Date Published: April 13, 2012
    Date Updated: October 31, 2012
  • Water catchment project

    "Our second project is a rain water catchment barrel also made from old ag vats that are no longer used," says Allen. "Again I cut the top off with a Skilsaw, this time as high up as possible. I smoothed the cut edge with sandpaper and then painted a brick pattern on the vat using Krylon spray paint for plastic, trying to match the side of our house. My dear husband then helped me drill a hole and install a spigot for a garden hose. Done! I was lucky to have a circular slab of concrete that was the old lid of our cistern. This made a nice slab for my rain barrel to sit on."

    Date Published: April 13, 2012
    Date Updated: October 31, 2012
  • No wasted water

    "I use these for watering my container plants and if we get a particularly rainy period, I run a hose out to some new trees so that the water won't be wasted by overflowing," Allen says.

    Date Published: April 13, 2012
    Date Updated: October 31, 2012
  • Traveling house

    Paul and Melissa Johanson moved a house from Webster City, Iowa to their farm, north of Leland, Iowa. "The pictures are of the house going through the bean field and them being set on the foundation," Melissa says. The Johansons also had a tornado pass through their property in June and plan on recycling the salvageable steel from their Morton building to cover an old chicken house and corn crib.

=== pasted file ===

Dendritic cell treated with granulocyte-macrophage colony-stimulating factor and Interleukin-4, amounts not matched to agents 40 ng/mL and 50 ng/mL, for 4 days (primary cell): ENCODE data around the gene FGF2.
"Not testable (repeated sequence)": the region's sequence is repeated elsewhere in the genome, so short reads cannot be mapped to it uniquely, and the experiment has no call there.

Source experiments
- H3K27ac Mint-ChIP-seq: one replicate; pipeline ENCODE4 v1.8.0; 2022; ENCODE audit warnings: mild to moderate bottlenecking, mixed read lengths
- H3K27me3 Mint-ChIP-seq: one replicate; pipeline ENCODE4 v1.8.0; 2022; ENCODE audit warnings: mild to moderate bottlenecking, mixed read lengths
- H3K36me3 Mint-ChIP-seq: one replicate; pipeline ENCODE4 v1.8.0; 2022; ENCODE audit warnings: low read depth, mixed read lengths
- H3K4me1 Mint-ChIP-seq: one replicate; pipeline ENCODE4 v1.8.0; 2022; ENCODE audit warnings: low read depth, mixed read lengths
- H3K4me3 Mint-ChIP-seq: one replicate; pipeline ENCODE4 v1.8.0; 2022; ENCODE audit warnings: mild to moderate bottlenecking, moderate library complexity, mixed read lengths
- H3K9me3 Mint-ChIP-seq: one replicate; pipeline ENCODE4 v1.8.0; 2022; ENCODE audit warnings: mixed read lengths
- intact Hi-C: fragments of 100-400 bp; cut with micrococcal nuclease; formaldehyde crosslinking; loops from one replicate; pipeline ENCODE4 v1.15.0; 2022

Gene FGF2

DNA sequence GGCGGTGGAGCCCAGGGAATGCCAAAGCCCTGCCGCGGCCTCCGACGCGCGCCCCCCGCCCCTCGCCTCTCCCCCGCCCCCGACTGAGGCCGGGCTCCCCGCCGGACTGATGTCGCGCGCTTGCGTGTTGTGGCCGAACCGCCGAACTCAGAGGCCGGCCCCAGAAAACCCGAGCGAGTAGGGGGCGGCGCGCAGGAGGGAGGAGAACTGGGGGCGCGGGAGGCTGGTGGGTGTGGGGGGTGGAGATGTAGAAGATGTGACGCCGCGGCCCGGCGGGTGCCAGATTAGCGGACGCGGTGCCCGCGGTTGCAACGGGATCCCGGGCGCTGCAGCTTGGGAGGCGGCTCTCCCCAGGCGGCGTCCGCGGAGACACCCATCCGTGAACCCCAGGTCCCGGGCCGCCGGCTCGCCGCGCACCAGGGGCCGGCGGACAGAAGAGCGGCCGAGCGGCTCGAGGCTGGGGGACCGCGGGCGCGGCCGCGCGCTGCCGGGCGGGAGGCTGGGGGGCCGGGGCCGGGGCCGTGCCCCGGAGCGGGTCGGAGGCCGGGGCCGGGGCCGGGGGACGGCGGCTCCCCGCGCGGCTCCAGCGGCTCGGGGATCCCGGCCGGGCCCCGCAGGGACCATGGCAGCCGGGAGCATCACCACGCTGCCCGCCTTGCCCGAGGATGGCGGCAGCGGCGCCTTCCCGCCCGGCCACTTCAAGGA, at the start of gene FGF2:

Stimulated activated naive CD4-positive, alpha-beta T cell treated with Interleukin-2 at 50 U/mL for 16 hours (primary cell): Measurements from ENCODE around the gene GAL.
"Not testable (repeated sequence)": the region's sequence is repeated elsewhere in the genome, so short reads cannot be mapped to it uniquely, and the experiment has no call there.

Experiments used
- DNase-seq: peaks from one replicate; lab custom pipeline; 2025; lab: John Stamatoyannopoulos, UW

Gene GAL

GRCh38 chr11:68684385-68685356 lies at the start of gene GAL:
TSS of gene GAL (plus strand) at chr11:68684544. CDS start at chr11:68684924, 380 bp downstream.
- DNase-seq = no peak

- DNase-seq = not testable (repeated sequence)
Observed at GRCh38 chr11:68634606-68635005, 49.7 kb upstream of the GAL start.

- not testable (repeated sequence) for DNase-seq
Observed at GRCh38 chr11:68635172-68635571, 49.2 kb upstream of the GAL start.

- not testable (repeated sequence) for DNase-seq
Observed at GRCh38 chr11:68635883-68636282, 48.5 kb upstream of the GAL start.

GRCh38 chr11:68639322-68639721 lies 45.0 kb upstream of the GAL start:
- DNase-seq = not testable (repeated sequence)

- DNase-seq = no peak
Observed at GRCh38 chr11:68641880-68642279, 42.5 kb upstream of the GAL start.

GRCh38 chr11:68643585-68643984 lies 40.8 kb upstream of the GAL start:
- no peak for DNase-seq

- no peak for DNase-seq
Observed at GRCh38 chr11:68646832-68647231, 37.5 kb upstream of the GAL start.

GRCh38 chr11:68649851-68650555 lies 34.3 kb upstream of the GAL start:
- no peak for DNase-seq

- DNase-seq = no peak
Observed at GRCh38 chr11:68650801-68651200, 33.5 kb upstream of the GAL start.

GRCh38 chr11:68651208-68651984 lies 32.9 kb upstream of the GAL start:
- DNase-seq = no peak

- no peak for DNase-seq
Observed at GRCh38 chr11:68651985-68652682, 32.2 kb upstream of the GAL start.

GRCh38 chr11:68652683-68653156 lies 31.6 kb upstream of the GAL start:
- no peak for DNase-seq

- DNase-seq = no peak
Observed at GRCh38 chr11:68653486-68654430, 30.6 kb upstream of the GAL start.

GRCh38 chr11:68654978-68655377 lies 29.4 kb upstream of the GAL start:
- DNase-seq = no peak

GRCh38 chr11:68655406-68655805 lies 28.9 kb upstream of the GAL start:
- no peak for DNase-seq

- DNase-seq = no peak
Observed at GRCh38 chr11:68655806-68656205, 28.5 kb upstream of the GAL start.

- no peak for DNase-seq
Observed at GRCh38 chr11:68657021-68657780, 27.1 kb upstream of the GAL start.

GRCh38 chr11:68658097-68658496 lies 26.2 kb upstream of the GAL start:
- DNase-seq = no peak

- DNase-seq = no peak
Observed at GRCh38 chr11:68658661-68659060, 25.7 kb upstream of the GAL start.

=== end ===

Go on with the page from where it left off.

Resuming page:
Date Published: April 13, 2012
    Date Updated: October 31, 2012
  • Firm foundation

    After moving their house to a new location, the Johanson's house sits on a firm foundation.

    Date Published: April 13, 2012
    Date Updated: October 31, 2012
  • Rainwater harvesting

    Retired NASA engineer Bob Stuckey participated in a course on rainwater harvesting, coming away from it with a desire to build his own system, "which became a yearlong endeavor that I documented as I went along so that I could share the process with others," he says.

    Date Published: April 13, 2012
    Date Updated: October 31, 2012
  • Used for outside watering

    "I designed the system with some advice from one of the class instructors, and performed all of the installation and construction by myself, except for help from my son and nephew in placement of the three 3,000-gallon collection tanks," says Stuckey. "The water is only filtered to remove particulates, and is used just for outside watering. For each inch of rainfall, we collect about 1,100 gallons of rainwater in the three 3,000 gallon tanks. Eventually I will install underground pipes to all of our flowerbeds and put drip irrigation lines in each bed."

    Date Published: April 13, 2012
    Date Updated: October 31, 2012